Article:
Noise, funk from on high

by Jordan Green

The keyboards in the song start out spacey and wondrous, and the drummer counts off – “one, two, three” – before the female vocalist hymns the refrain – “All I want to do is stand for the Lord.” The drummer and the percussionist keep it in the pocket. The guitar player, kicking out some wah wah, closely watches the rhythm section.

The male vocalist drills into the feeling of the lyric: “You got to stand up/ He’ll give you what you need as long as you stand up.” His female counterpart dances, patting her leg and swinging her arms at her side. The percussionist does a light step-march behind a bank of congas, rototoms, timbales and chimes. The bass player grimaces, jutting his chin to the beat, and a grin spreads across his face. The drummer counts off again and the groove opens wide with the guitarist teasing out notes of psychedelic exploration.

Most of the padded metal-folding chairs sit empty within the confines of this brick storefront church across the street from the brutalist monstrosity that is the Guilford County Department of Health building on Greensboro’s East Wendover Avenue. Overhead fluorescent lights, plastic flowers and white curtains hanging over the back wall of the sanctuary brighten the scene inside.

The funk builds to a full boil and the musical chemistry between the players reaches a sublime refinement. The six men and one woman who comprise Free Expression Changed would have you know the phenomenon can only be explained as the Holy Spirit coming down over the place.

Jay McCoy, the keyboardist and pastor at Higher Grounds Ministries, cries out, “Stand for the Lord,” as the song comes to a close. Vocalist Wyndell Williams replies, “Fire in the church.” A shipping clerk built like a fire hydrant, Williams rubs his eyes and shouts with relief. Gail Simmons, an administrative assistant for a tax resolution firm wearing a pink sweater and a radiant smile, who shares vocal duties with Williams, also rubs her eyes.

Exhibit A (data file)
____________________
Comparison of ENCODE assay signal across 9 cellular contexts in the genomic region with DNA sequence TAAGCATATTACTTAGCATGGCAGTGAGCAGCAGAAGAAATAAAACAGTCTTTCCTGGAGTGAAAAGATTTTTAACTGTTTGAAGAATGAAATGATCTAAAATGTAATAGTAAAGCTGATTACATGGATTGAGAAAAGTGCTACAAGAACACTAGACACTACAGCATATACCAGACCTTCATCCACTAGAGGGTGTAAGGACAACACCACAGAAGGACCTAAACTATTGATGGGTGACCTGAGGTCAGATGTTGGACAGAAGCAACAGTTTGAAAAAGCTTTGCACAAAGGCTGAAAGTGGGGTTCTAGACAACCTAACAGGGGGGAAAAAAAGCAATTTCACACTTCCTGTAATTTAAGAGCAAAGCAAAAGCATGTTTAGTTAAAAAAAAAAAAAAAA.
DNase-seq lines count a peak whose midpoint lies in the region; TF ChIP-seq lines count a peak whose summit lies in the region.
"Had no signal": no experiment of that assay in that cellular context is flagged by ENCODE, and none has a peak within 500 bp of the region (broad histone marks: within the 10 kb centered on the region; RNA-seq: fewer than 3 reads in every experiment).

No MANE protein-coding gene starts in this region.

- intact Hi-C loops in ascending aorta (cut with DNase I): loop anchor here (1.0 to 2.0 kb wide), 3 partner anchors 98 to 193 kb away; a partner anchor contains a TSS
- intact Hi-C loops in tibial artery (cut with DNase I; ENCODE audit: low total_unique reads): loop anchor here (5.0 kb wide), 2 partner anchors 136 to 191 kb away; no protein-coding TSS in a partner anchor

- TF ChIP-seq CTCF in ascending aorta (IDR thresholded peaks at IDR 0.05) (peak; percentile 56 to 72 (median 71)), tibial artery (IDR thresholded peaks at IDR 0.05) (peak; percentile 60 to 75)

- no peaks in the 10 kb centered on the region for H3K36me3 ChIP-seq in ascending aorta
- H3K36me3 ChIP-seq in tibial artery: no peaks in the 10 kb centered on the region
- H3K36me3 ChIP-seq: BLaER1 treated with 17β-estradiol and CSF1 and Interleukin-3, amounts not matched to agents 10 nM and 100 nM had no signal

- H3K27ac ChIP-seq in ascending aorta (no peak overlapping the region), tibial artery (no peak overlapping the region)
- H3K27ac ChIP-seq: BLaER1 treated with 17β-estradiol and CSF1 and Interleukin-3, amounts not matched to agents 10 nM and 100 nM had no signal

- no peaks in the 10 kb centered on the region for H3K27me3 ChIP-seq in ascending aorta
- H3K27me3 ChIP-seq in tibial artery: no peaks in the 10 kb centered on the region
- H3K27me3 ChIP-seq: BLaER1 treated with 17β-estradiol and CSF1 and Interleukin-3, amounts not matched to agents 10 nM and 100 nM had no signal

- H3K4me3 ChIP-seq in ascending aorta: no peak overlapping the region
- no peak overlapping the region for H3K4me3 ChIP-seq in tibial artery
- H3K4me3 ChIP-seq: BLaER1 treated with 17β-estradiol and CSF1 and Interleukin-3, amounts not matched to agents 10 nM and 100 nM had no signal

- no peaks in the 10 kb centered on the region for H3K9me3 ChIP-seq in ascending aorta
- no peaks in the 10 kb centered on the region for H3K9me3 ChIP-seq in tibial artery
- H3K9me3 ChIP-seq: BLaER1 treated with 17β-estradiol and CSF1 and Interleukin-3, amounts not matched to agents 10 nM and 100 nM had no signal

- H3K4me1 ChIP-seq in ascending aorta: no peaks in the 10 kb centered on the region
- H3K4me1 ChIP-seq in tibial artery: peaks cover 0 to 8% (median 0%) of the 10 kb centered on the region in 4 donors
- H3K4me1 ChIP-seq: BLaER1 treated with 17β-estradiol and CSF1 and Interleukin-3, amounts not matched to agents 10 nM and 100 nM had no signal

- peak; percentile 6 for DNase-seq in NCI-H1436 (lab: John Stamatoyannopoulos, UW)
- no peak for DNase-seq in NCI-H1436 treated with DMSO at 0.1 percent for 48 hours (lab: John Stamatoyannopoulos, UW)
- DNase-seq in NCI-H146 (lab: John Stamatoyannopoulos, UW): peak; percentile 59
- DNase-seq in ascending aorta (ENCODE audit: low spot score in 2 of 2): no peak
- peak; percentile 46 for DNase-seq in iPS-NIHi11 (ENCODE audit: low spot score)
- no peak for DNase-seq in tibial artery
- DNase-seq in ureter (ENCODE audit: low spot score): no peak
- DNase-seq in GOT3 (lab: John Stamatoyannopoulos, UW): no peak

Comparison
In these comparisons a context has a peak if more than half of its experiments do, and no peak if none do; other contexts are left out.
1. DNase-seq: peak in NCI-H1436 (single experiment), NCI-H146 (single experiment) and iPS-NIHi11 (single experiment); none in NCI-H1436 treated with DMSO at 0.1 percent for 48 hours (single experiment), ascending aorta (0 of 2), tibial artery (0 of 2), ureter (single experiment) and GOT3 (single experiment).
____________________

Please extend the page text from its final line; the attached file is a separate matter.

The seven of them file out into the nave and distribute themselve in the metal folding chairs, and the intensity of the moment dispels in light-hearted camaraderie.

Simmons is a relatively new addition to the group.

“She’s one of the first females,” McCoy says, and he searches for the right word: “that we’ve been able….”

She finishes his sentence: “To hold on to. They’re like brothers and I’m like the younger sister. We really are like a family.”

The original core members – McCoy, Williams, guitarist Kevin Moragne and drummer Jerome Courts – converged as Free Expression in the early 1990s, and achieved some modest success as a secular soul-funk act with uplifting and innovative touches, building to a gig opening for the Temptations and the Four Tops at Walnut Creek Amphitheater in Raleigh. Then, after Courts and a female vocalist departed and McCoy and Moragne struggled to keep the group financially solvent, the Free Expression fell apart.

There was a time of preparation, and a time in the wilderness. When the band got back together, the players believe they were each individually anointed, and the music took on a new life. Dubbed Free Expression Changed to reflect the members’ respective spiritual transformations, the re-formed group brought in its wake a new church, and McCoy, an employee of the US Postal Service, began regularly filling the metal folding chairs on Sunday mornings in May 2006.

“The Lord had been working on everybody’s life,” he says.

A pastor’s son, McCoy initially resisted the call to the ministry.

“I had taken on studying to be a minister,” he says. “Nobody knew this. None of these guys knew anyway.”

It was in 2004 or 2005 – memories are not precise.

Courts recalls, “The Lord said, ‘Look, I gave you this talent. What I really want you to do is do it for me.'”

He called Moragne, who is his cousin. Courts recalls, “I called my cousin. I said, ‘I changed my life. Let’s get a gospel group together.’ He said, ‘Wow, you know, I have too.”

Courts had a bass player in mind, and he looked up Perry Bennett.

“This brother here, I hadn’t seen him in awhile,” Courts says. “He said, ‘Look, I’ve been praying for this: a drummer.'”

Williams was having a barbecue at his house, and Courts and Bennett went over to ask him to sing.

Simmons joined around the spring of 2006. She had been working on a children’s show at Cable 8 Greensboro Community Television, and she turned to McCoy for help writing a musical theme.

“I really wasn’t trying to be bothered,” McCoy says.

Simmons persisted, and showed up at church.

“Courts came up and asked me what I was doing with my voice besides kids’ songs,” she remembers. “I said, ‘Not really anything.'”

Percussionist Prenister Rogers was the last to join Free Expression Changed, but he had actually played drums with the original group for the Walnut Creek show after Courts’ departure. It was a dream realized. Then the group disintegrated. Rogers ran into McCoy last summer. The pastor was in a rush, but he urged Rogers to come see him.

“I was walking to the Texaco station to Western Union to get some money from my brother,” Rogers says. “I was struggling. Had to call home for help.”

He laughs and his voice fills with gratitude.

“If I hadn’t walked into this, I would be on Channel 11,” Rogers says.

McCoy clarifies, “He would be on death row.”

Rogers continues: “I was just so full of the spirit when I started playing with this group. If I got to be the water boy, pull me in. It changed my life.”

To comment on this story, e-mail Jordan Green at